IT is temptin g at times to play down the effects of the Roman invasion. There are sites, such as Gorhambury, which appear to progress easily from Belgic country house to Roman Villa and it is easy to see this as the norm and to believe that the invasion had little more effect than a general election. This, however, was not always the case, and Frocester Court in Gloucestershire is possibly an example of the more traumatic effects of the Roman invasion.
Froceste r began , lik e Gorhambury, as a country house of the late Iron Age, but the Roman invasion proved to be a disaster: the occupants backed the wrong side, and for two centuries had to struggle to regain a measure of prosperity. It was not until the late third century that the villa for which Frocester is well known was founded, though the excavations have revealed that this continued for a further 300 years. It is this long time span from the Belgic throughout the Roman period and down into the Dark Ages, which makes Frocester a site of outstanding importance.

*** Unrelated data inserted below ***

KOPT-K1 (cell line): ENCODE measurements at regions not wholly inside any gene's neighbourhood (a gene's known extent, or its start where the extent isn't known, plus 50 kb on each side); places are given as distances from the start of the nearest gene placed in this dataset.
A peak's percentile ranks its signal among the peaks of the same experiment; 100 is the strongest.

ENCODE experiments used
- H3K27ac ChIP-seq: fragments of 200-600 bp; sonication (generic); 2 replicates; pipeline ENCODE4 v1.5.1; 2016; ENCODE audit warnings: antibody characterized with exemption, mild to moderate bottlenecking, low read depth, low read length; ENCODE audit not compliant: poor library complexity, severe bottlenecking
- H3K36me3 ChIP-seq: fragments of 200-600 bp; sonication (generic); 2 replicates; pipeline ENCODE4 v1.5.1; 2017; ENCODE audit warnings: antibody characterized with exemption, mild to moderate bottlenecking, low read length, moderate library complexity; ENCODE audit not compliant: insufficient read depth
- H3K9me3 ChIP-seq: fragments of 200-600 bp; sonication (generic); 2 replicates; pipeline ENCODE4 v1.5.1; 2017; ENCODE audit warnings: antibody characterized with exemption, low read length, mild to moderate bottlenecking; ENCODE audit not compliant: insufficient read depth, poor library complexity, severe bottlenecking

Frocester Court is one of the longest running excavations in the country, as the owner/farmer, Mr Eddie Price has been excavating there every summer since 1960. Frocester lies 10 miles south of Gloucester and is well known to architectural historians as the site of one of the largest stone-built tithe barns in the country (Mr Price spent 8 years re-roofing it; see photo, right). However he had long been aware that the field opposite the farm, known as Stanborough, produced building remains every time it was ploughed, and so in 1959 when Captain Gracie, that well known stalwart of Gloucestershire archaeology was excavating nearby, he took some of the finds over.
Captain Gracie at once identified them as being Roman and they decided to excavate, eventually revealing the remains of a small but well built Roman villa with a walled courtyard garden in front.
In 1977 Captain Gracie retired from the excavation field (he died in 1978) and since then Mr Price has continued directing the excavation
This field is known as Stanborough and is the site of the Roman villa. The medieval and modern farm is to the right, while some excavation trenches can be seen top centre.
Below: This medieval tythe barn was originally built for the Grange farm of Gloucester Abbey. It is reputed to be the largest in the country, and Mr Price recently spent eight years re-roofing it.